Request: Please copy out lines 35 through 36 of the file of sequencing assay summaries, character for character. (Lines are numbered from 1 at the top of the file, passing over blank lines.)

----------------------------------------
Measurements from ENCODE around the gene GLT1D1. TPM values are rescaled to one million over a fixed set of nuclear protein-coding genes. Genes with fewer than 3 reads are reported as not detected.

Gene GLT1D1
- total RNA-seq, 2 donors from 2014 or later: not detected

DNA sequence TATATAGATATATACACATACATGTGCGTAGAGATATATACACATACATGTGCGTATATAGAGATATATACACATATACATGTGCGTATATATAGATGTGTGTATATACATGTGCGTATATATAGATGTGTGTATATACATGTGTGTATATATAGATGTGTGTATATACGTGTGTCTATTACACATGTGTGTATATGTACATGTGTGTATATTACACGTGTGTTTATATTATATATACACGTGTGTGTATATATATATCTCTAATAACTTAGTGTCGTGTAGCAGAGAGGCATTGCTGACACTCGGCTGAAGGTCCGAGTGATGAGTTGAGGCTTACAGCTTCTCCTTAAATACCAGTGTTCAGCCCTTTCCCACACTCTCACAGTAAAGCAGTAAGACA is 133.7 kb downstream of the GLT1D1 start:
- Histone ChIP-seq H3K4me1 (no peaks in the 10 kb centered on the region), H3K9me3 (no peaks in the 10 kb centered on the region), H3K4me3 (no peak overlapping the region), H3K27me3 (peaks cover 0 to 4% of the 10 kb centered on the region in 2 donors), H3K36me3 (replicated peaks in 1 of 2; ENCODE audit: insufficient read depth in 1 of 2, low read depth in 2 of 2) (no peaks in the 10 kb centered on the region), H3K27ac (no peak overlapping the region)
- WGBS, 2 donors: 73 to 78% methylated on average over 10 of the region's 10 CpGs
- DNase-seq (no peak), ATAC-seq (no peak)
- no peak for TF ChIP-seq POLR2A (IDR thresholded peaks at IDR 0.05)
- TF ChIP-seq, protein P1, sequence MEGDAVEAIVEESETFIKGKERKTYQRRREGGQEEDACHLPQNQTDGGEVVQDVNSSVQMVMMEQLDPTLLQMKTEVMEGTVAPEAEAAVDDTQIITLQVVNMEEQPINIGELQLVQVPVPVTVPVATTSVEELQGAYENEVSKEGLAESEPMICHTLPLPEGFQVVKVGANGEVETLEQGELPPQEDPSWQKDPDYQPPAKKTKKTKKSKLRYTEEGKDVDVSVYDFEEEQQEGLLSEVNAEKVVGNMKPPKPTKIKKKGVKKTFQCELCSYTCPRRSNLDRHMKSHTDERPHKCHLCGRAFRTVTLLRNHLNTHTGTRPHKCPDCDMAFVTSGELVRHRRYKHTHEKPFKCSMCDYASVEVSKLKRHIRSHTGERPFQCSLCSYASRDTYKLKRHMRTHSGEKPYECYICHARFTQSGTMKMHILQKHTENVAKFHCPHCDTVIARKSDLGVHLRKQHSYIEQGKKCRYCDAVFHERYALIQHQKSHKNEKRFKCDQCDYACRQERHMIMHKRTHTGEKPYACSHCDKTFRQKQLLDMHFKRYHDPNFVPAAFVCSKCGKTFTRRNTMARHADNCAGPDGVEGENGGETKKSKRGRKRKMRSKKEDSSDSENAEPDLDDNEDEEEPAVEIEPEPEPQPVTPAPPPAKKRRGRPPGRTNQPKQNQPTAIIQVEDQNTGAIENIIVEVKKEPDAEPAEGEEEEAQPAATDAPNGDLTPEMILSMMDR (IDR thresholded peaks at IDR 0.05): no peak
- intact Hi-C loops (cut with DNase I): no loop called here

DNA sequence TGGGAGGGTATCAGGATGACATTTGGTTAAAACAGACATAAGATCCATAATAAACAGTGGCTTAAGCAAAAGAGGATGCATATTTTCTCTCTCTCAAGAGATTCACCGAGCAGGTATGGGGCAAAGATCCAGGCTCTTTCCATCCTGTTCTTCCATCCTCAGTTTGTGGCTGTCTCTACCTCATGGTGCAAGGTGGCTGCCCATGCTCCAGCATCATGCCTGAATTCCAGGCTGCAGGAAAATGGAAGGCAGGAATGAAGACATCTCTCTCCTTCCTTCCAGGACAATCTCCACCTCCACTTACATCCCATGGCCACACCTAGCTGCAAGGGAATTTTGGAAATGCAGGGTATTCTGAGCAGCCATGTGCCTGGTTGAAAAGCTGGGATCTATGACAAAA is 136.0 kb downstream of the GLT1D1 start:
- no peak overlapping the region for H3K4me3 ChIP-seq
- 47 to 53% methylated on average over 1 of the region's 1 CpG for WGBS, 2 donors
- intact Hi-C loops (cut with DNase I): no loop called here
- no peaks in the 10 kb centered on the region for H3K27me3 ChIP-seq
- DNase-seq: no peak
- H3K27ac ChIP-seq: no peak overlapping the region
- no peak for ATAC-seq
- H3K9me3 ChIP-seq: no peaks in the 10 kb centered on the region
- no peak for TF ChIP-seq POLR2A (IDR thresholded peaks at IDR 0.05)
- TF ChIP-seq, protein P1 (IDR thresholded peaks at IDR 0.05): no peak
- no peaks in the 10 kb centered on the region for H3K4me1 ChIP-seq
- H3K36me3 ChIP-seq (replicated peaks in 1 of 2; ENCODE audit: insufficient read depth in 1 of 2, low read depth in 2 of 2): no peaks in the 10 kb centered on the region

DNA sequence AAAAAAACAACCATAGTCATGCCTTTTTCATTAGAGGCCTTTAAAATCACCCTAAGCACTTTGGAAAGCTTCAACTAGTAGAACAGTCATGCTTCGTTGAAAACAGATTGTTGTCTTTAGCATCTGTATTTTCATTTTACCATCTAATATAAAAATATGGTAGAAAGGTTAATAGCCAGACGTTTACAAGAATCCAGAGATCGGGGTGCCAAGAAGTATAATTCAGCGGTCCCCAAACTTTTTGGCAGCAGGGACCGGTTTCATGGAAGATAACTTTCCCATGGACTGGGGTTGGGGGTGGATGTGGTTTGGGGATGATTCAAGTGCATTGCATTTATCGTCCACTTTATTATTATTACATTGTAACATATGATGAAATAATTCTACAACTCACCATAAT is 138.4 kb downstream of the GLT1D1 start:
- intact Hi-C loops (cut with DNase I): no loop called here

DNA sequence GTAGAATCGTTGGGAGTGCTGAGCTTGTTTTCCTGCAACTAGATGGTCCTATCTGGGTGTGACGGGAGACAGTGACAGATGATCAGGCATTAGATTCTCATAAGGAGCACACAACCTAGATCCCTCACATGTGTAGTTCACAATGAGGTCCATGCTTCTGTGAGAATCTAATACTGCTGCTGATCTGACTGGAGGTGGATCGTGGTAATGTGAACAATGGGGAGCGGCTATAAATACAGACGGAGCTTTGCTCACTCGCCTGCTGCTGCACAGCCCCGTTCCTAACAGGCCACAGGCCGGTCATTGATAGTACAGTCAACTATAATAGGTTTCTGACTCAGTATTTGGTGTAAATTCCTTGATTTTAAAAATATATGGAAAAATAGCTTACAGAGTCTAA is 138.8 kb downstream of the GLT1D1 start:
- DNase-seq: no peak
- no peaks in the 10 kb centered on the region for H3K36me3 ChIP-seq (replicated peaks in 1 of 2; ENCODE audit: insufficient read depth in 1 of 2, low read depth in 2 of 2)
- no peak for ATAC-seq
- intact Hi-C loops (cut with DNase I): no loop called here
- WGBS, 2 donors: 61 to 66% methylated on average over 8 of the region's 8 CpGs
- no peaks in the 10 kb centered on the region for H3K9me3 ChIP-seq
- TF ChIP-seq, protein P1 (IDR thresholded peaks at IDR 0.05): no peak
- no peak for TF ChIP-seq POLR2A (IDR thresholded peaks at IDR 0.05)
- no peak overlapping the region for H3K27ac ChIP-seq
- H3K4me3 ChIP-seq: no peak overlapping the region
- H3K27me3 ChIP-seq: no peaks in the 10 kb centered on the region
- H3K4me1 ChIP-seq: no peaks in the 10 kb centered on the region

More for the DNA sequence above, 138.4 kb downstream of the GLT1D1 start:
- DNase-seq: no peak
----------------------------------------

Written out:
- no peak overlapping the region for H3K27ac ChIP-seq
- H3K4me3 ChIP-seq: no peak overlapping the region